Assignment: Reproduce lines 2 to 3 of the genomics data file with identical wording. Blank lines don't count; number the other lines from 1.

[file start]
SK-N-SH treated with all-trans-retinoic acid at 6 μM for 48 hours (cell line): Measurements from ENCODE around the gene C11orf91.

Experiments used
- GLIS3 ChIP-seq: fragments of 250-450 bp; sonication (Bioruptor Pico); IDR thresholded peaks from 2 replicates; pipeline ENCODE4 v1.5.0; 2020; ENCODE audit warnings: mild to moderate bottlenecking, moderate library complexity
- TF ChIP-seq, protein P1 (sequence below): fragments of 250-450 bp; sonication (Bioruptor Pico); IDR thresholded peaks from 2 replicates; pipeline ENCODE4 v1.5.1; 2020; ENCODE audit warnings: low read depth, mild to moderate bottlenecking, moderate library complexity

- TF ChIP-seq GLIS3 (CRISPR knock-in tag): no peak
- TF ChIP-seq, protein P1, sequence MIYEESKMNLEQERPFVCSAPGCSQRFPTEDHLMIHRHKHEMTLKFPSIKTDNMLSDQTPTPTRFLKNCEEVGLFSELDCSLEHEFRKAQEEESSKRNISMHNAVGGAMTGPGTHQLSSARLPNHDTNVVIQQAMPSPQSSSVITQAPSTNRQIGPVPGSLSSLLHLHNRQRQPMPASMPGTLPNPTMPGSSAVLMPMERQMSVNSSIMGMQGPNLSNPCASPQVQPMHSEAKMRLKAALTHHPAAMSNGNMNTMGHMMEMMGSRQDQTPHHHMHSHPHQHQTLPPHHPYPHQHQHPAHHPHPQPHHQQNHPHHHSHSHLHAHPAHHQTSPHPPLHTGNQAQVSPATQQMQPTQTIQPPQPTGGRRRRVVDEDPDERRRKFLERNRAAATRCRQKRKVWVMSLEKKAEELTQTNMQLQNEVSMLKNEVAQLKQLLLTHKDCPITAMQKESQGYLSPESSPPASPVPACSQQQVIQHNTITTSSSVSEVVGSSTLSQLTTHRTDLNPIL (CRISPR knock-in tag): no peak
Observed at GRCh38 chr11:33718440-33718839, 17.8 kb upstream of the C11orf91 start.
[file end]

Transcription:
Experiments used
- GLIS3 ChIP-seq: fragments of 250-450 bp; sonication (Bioruptor Pico); IDR thresholded peaks from 2 replicates; pipeline ENCODE4 v1.5.0; 2020; ENCODE audit warnings: mild to moderate bottlenecking, moderate library complexity